The key to helping any person is to be able to relate to them in a manner that is satisfying and gratifying. This is an enormous task for not only must you have some basic understanding of their worldview (their beliefs about themselves, of other people including what they believe other people believe about them, and their expectations for the future; you must also know thyself. People perceive what they expect to perceive: angry people expect to see offense, etc. Too often we supply the very fodder to assure people with problems in living that they are right to be angry, anxious, or sad. Use these concepts as a means of expanding your own thinking: develop a ‘beginner’s mind’. Nothing is quite as it seems – can you allow the process of change to develop?
The harmful effects of medical model interventions are significant and far outweigh any benefits such interventions may have. This is not simple opinion, but has been consistently documented by the failures of the last fifty years. Further, any study designed to specifically test this observation will verify these facts.
Discipline has to do with standards, rather than simply procedures. Behavioral standards exist in any continuing social relationship. Appropriate behavior is a result of awareness of such standards, or in other words, the result of social consciousness. The objective of good discipline is to increase self-responsibility, social awareness and social responsibility.
Having read the report: The Current Status of Mental Health in Schools: A policy and Practice Analysis (3/2006), I find it difficult not to express concerns. The Center for Mental Health in Schools, authors of the report are good, caring and bright people. However, their thinking flawed, distorted by their perspective – and this is epitomized by it very name of the organization. The term ‘mental health’ is a euphemism that is a cohort of the euphemism ‘mental illness’.
Social education is defined as learning the skills, techniques and competencies that enable one to form mutually satisfying and gratifying relationships. While it is true that “individuals with a wide range of physical, mental and behavioral differences – people with disabilities or unusual sexual preferences, criminals, substance abusers – regularly form close relationships with typical people”, it is also true that children with externalizing antisocial behaviors often find such relations to be the exception rather than the rule. Often rejected by their typical peers, they form relations with deviant peers who support and maintain the antisocial behaviors. In the process, the socialization process is skewed, since the opportunities for peer conformance experiences are limited.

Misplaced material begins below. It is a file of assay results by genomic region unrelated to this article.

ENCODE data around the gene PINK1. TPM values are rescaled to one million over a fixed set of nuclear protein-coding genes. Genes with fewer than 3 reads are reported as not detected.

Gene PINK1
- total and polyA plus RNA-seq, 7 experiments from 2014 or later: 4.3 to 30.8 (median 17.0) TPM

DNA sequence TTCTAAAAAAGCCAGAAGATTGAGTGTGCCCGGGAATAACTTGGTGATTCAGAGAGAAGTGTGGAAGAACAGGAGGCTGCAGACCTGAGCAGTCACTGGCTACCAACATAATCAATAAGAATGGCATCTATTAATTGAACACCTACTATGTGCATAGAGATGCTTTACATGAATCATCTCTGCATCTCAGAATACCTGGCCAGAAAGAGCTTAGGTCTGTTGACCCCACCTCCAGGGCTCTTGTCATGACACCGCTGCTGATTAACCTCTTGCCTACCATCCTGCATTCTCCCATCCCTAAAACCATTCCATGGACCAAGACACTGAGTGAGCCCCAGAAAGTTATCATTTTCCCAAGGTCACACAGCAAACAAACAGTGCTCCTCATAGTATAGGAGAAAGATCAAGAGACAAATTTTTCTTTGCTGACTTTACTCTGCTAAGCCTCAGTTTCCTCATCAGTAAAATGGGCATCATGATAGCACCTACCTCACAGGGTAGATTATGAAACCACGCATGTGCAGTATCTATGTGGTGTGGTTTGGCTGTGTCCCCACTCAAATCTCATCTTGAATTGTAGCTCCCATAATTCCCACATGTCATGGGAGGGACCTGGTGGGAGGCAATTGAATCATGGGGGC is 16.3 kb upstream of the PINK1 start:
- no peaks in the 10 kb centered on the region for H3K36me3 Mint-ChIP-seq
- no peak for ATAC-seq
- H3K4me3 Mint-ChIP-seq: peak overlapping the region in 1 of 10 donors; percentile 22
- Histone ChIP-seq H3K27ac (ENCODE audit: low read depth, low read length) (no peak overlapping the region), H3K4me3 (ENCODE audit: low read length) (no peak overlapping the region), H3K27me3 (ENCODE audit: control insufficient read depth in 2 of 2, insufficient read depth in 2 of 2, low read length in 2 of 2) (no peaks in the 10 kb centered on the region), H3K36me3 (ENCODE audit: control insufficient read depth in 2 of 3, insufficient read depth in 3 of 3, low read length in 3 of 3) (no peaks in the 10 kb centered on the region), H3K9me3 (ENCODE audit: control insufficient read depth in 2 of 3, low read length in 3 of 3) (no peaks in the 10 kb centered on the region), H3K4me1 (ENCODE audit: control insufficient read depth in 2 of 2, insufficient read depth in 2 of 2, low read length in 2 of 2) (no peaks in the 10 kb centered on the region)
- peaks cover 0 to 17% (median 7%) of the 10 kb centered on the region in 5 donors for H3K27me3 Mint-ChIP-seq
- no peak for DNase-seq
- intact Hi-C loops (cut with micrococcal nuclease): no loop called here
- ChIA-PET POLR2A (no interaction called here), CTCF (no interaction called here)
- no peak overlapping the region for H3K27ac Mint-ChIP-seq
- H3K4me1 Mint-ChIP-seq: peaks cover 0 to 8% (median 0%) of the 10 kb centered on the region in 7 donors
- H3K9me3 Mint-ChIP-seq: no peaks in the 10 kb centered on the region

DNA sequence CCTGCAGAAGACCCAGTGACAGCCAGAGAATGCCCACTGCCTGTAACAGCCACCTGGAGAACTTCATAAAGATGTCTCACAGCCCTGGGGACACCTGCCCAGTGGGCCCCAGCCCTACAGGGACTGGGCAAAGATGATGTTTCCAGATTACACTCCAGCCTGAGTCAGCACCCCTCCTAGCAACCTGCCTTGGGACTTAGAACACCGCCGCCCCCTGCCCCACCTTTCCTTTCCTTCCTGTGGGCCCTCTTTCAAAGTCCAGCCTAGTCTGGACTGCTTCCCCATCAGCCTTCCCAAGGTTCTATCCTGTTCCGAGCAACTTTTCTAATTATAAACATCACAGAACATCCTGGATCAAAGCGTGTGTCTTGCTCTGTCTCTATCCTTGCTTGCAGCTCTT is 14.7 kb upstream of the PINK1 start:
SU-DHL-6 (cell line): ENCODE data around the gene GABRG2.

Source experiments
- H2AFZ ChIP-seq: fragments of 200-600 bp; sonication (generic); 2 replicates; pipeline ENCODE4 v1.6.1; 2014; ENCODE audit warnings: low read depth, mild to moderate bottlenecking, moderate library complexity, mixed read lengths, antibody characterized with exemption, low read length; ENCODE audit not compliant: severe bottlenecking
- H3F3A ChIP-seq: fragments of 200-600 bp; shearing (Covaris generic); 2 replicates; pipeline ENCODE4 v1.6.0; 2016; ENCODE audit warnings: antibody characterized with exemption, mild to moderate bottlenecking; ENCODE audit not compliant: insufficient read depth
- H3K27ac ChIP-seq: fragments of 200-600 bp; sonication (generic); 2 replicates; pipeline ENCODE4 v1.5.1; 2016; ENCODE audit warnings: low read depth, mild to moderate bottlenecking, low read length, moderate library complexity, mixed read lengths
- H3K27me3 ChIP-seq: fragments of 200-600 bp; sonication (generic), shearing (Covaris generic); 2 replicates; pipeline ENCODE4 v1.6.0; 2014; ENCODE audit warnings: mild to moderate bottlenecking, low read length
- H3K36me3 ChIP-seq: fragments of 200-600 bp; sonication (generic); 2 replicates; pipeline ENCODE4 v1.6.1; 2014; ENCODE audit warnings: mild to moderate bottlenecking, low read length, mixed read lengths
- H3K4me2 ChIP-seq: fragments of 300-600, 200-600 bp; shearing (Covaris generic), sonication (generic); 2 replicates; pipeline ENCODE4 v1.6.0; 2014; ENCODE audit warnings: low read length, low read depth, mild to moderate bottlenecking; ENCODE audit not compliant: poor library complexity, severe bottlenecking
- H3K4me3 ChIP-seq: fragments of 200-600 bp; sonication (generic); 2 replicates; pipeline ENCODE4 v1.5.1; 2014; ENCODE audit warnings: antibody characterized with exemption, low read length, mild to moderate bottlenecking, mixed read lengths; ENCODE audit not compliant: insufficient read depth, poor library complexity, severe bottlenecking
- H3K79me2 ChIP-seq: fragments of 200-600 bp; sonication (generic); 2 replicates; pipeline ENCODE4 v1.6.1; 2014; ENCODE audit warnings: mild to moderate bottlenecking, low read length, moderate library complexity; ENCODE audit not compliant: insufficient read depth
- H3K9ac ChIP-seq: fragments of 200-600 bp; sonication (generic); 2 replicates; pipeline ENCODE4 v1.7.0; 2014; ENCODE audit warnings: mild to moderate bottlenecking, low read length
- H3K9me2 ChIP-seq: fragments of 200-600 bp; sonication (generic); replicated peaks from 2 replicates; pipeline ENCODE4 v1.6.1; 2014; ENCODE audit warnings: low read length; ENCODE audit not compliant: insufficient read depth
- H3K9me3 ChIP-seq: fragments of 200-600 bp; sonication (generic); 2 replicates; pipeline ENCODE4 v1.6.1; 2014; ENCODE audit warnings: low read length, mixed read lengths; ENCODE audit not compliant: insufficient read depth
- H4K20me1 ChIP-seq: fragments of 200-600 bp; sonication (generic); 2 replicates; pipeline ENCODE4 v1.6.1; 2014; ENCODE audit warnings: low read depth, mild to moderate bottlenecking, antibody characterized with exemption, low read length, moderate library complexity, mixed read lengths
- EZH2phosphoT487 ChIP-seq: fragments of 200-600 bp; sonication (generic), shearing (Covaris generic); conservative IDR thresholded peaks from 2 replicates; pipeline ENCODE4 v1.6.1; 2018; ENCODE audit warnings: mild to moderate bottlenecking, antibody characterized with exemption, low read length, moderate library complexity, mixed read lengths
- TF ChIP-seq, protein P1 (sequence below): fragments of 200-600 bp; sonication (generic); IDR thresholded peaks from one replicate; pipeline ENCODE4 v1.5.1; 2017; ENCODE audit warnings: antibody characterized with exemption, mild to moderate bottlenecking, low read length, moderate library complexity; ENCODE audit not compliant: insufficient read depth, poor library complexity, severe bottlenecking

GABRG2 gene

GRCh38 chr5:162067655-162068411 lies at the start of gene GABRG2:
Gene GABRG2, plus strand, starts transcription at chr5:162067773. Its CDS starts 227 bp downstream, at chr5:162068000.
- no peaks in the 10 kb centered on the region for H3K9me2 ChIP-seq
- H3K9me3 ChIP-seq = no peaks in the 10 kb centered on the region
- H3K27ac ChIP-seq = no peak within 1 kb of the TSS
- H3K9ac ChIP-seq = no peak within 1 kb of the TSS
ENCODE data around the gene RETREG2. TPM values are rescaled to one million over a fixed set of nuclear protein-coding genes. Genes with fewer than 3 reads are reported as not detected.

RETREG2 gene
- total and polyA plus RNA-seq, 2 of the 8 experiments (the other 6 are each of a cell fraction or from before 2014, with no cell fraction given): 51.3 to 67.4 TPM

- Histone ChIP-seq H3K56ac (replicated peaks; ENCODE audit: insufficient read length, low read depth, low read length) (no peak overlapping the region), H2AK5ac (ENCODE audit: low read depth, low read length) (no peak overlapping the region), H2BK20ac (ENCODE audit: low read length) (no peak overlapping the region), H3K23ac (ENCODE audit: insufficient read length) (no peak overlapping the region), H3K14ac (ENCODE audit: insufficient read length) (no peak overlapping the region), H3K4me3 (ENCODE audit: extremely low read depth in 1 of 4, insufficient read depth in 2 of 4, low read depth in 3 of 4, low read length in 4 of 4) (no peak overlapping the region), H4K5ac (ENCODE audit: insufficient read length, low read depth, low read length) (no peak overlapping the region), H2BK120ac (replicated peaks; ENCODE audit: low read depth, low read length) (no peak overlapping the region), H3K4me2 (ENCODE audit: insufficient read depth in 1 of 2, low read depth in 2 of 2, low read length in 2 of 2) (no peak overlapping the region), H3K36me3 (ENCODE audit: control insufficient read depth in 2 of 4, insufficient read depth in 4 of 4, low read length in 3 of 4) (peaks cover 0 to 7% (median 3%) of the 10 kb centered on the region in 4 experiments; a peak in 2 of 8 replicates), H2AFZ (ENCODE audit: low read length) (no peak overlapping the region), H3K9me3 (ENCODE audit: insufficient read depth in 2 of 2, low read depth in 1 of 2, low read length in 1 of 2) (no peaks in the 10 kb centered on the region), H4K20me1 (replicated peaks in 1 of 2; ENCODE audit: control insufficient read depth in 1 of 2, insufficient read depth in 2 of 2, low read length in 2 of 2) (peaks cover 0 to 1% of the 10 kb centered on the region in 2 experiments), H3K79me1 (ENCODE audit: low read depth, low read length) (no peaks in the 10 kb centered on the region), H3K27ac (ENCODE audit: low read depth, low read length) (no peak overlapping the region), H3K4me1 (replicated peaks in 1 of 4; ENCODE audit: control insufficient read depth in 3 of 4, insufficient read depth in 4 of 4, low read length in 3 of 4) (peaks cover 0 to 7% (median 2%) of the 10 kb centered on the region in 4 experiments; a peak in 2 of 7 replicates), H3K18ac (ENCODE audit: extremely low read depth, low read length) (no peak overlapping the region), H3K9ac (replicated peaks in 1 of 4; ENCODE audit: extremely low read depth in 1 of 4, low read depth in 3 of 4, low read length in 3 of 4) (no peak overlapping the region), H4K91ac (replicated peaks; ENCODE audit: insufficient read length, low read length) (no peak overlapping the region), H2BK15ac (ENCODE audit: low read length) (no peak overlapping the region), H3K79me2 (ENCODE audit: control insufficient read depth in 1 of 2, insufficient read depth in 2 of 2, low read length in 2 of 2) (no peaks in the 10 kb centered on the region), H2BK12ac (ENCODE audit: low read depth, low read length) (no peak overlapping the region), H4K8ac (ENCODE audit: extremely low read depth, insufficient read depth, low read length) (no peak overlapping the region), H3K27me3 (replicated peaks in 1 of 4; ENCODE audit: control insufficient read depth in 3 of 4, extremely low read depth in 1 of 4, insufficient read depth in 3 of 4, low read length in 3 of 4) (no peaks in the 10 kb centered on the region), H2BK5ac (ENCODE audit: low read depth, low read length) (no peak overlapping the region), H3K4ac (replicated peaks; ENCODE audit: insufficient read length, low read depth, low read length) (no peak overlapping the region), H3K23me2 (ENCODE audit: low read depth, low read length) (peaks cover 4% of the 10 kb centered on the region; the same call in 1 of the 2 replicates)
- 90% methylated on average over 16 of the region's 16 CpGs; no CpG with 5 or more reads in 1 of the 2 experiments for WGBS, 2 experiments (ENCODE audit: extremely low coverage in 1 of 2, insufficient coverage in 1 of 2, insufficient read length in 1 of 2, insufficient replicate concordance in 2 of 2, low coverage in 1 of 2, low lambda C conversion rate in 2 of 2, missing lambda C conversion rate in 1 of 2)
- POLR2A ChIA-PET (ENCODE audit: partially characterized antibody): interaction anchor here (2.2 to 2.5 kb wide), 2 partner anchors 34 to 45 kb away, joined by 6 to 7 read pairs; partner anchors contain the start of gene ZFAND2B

The question of ethics in human services is unfortunately not always a priority consideration for the people involved. We cannot have failed our children so consistently over such a long period of time, and have considered very seriously or deeply the ethics of what we are doing. This article does not presume to present all of the ethical issues which might be considered in human services, but hopes to highlight the need for thought about ethics and how our decisions conscious or nonconscious impact our expectations, implementations and outcomes.
This is an article about assessment. It is built upon three concepts: 1) that interactions between people create thoughts in the other person which may be helpful and/or harmful; 2) that this interrelatedness extends to all of the people who regularly populate an individual’s ecosystem; and 3) that these regular participants need to take responsibility for the whole, not simply draw attention to a part. These concepts might suggest that referral and assessment for professional clinical services may be ‘toxic’ as presently implemented.
Since school is likely to be the first and most powerful socializing environment outside of the home that children in this society will face, it seems incomprehensible that more effort is not made in helping children with the adjustments that they need to make. Instead, the teaching and administrative staff tend to view the children who fail to adjust as ‘interlopers’, who need to be removed as quickly as possible so that the rest of the children can achieve academically.
The functional assessment requirements of IDEA ’97 have provided an impetus for the consistent implementation and interpretation of the functional behavioral assessment or FBA. Unfortunately, it also ignored the history of children with emotional and behavioral problems who create the most difficult issues for education and clinical services. This omission occurs because of the unwillingness or inability of practitioners to identify the differences between children whose behaviors are predominantly the result of deficits and those whose difficulties are primarily the result of distortion.
One of the constructs that is vital to understand about human beings is that they create themselves. Personalities are only influenced but not created by genetics or environment. Helen Keller and the ‘elephant man’ created elegant selves despite egregious influences of both genetics and the environment. This article explores the ‘elegance’ of self and expands to consider a group theory of culture.
A functional behavior assessment is virtually mandatory whenever one works with a child’s behavior. The intent is to make a hypothesis about the function of the behavior. Knowing that, we can test the hypothesis and then find alternate ways that the child may reach those goals. Finally, we can then teach new skills to reach the goals more appropriately. Embedded in this description is of course, thought.